It’s a year this week that Madeleine and I met for the first time.
We were two in a cohort of almost 20 students, all about to start a year-long Masters program at the University of Melbourne’s Wade Institute of Entrepreneurship.
Adding to usual first-day nerves, there was another layer of anxiety shared amongst us as this was a brand new course, curriculum, faculty and with a building that wasn’t quite finished yet.
Before this first week I had never heard of lean, agile or a business model canvas and it turns out I had no real understanding of entrepreneurship. I’d heard of Branson, Jobs, Gates … but that was pretty much it!
This past year I have been on a completely unexpected learning curve.
Yes, I’ve learnt a lot about business, innovation and the world of Silicon Valley but the most profound learnings are applicable to much more than just entrepreneurship…
Here are some of the highlights:
1. Find your person
You hear people encouraging you to “find your tribe” quite a lot and, I must admit, I cringe a little when I hear that saying.
But I do think that finding people who energise, encourage, challenge and support you is so, so, so important.
What is misleading about “finding your tribe” is that it makes it seem like you need to find a whole group of like-minded people when, really, all you need is just one person.
I feel extremely fortunate to have turned up at the Wade Institute at the same time as Madeleine. We’re the same and different in many ways but every time we talk (which is a lot these days) I feel inspired and energised, with the belief that we can do whatever we put our minds and efforts to.
We laugh a lot. We have meaningful conversations. We have many shared values. And most importantly we listen to and empower one another.
Entrepreneurship can be a very lonely road at times so make sure you’re on the journey with the right people.
2. Learn to love learning
Before my Masters I never thought that I liked learning. Scarred from undergraduate degrees that required endless prac reports and essay after essay, at my first graduation ceremony I vowed that I would never go back.
Ha! It took me just under three years to break that promise and I was enrolled in a post-graduate degree.
So what was different this time around?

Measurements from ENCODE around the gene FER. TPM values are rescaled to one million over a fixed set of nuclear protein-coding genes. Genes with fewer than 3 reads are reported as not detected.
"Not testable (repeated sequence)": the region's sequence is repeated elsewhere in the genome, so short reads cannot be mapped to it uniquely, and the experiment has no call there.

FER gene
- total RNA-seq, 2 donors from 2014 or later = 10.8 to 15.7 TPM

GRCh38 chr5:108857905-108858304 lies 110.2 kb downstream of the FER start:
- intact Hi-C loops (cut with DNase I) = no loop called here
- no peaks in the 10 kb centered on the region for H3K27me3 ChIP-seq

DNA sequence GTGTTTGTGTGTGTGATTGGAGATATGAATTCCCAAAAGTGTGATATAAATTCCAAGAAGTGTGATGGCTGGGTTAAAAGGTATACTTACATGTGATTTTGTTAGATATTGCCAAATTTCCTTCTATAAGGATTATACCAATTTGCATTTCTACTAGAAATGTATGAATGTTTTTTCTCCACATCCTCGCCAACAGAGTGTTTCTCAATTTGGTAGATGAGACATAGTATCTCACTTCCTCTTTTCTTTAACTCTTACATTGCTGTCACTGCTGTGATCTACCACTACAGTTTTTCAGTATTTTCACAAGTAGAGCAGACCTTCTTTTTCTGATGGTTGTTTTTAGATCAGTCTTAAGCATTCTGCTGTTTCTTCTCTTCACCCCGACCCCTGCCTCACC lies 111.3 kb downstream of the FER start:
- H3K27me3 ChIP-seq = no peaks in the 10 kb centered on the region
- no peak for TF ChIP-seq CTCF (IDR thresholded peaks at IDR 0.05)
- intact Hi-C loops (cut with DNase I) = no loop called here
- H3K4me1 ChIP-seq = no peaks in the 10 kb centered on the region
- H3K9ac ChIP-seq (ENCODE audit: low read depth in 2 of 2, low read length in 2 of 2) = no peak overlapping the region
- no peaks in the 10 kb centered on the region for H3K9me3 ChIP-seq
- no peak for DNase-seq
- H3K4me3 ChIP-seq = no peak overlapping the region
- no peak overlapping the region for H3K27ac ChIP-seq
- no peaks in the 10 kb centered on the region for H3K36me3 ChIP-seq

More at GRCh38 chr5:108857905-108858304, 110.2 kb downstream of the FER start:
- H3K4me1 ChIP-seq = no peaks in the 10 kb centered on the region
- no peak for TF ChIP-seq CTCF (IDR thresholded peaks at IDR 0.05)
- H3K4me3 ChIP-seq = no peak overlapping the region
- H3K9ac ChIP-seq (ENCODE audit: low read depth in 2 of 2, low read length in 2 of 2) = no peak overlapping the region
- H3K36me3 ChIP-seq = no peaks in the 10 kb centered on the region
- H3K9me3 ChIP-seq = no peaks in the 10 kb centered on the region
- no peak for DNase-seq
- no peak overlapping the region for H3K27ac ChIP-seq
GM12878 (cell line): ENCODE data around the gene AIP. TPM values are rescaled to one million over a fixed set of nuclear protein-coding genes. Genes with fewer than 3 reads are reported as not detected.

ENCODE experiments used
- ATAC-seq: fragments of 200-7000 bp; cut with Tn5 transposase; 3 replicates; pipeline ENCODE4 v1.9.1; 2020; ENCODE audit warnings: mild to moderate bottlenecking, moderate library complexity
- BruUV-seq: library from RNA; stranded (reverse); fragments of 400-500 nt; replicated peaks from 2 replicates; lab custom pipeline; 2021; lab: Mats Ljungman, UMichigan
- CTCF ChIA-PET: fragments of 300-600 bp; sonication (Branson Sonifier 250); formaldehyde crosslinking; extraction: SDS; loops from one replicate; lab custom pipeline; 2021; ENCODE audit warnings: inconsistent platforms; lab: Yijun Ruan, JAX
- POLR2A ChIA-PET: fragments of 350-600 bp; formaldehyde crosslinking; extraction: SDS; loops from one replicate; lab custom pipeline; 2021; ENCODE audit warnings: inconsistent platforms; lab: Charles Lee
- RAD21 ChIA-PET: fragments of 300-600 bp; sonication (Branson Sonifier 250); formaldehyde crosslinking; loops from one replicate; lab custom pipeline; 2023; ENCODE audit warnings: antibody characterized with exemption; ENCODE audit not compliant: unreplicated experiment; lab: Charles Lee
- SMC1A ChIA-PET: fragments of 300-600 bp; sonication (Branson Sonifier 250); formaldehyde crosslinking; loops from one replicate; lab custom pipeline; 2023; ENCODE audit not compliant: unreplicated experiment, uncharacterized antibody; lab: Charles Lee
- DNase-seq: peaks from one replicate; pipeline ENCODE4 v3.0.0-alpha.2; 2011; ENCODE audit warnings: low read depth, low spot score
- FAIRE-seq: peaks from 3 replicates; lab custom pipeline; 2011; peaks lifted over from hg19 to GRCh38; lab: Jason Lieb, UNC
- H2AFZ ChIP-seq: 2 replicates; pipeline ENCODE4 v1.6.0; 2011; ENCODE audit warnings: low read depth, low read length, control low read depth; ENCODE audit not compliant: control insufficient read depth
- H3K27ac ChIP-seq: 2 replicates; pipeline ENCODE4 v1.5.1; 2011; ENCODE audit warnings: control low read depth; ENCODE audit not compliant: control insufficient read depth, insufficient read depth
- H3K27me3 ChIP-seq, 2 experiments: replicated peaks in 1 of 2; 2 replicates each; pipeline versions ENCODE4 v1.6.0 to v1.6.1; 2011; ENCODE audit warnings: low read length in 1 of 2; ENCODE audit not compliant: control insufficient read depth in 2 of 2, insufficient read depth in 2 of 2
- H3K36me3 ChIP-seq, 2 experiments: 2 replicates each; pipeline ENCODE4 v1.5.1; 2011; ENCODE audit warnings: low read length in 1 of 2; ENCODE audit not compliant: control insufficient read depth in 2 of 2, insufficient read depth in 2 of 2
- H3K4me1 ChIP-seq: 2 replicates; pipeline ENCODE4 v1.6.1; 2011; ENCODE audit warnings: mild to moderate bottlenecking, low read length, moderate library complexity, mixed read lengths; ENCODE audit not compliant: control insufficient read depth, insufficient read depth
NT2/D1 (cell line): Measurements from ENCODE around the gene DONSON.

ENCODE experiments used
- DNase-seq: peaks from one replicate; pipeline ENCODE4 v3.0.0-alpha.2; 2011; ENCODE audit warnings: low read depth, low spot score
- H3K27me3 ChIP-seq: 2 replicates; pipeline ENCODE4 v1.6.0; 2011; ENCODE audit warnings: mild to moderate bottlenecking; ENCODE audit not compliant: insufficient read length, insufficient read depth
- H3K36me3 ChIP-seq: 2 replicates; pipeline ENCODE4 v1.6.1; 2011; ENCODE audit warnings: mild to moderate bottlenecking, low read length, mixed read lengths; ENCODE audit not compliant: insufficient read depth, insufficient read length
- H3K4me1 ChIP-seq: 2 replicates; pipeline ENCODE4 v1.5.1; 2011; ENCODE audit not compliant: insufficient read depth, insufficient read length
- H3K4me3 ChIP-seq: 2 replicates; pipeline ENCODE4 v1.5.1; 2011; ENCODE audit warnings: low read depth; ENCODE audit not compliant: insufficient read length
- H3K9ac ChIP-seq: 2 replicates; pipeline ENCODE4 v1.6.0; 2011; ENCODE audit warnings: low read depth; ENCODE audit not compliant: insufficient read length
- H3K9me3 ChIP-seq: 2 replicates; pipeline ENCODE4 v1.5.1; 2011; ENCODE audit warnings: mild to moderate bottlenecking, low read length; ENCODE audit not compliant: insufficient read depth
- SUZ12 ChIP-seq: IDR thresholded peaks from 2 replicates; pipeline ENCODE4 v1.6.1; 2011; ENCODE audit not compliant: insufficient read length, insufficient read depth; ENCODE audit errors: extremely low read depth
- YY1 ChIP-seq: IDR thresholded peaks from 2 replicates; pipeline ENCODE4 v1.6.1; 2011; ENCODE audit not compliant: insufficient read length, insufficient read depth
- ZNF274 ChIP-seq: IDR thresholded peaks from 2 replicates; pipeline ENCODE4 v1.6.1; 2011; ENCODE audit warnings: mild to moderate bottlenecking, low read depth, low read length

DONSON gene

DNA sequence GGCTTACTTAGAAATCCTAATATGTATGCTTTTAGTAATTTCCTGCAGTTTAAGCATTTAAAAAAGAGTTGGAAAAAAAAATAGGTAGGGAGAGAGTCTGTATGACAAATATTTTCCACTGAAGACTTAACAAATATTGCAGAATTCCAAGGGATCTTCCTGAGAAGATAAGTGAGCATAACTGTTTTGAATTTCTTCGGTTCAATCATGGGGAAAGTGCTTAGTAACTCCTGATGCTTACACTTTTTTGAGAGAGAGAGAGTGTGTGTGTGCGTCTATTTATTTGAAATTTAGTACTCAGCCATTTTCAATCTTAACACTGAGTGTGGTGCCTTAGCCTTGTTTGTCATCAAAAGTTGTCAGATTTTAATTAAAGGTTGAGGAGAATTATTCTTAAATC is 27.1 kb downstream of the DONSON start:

By the time I turned up to do my Masters I’d already seen the inside of three different organisations. Some things I liked, some I didn’t. But what really struck me was in some work environments, continuous learning wasn’t a thing. You learnt your place, your job and that was it. If you weren’t surrounded by curious people, you could easily stop learning right then and there.
I never thought that this was an issue until I found myself desperate to acquire new skills, seek new information and self-educate outside of working hours. I didn't want to admit it but I missed learning.
Entrepreneurial education has taught me to scan, read, gather information from any reliable source. From reading case study after case study, I’ve seen how little bits of information can drive big change and innovation. You need to keep your eyes and ears open for information all the time - you never know when the dots might connect on something amazing!
Amusingly now, I’m dabbling with the ol’ PHD idea ... but give it a few years at least!
3. Just start
Put your hand up if you’re highly self critical *typing pauses as I raise my hand*
It can be so hard to judge your performance. Expectations are unrealistic. Nothing is ever good enough.
It can be easy to be in a constant state of ideating and planning without ever actioning anything.
This is fear.
You need to move past it.
My message to those reading is to simply start. Whether it be entrepreneurship or something completely unrelated, just start and see where it takes you.
A year ago that’s exactly what we did and we haven’t looked back. We’ve had a year of learnings, new friends, connections, inside jokes and a whole lot of memories!
4. Be kind to yourself
During our last semester stress levels were high. After a presentation, one of our professors came up to me to see how I was feeling. We’d spent weeks and many late nights preparing for this presentation and in hindsight it was pretty good! But being the hypercritical personality that I am I was immediately looking for all the weaknesses and areas of improvement in our performance.
After a few minutes of drilling questions to our professor like “What do we need to do differently next time?” and “How can we improve the value proposition of our pitch?” he stopped me and said:
“You are one of the most self-critical people that I have met in more than a decade of teaching university students. Today was good. The work was good. You’ve put a lot of effort into this. Be kinder to yourself and the work that you have produced. Yes - you can always improve but everything is ok. ”
Wait. What? You're not supposed to know that I’m self-critical - you’re just supposed to think that I’m a smart, hard-working student.
Yet this little bit of insight and feedback made me start to really think about the way that I treat myself.
And it isn't just limited to your professional life. My best friend recently told me a piece of advice.
“You need to talk to yourself the same way that you would talk to me or any of our friends. The next time that self-critical voice starts drilling you, just stop and imagine me. Would you say the same thing to my face?”
We’re so kind and encouraging to our friends but so quick to criticise ourselves.
I haven't mastered this one yet but I’m learning to be more mindful when the self-critic in me comes out to play!
Yes, be nice to others but BE NICER TO YOURSELF!
It's amazing what a difference a year can make.
Here's to another year of new friends, learnings and memories in the making!
- E xx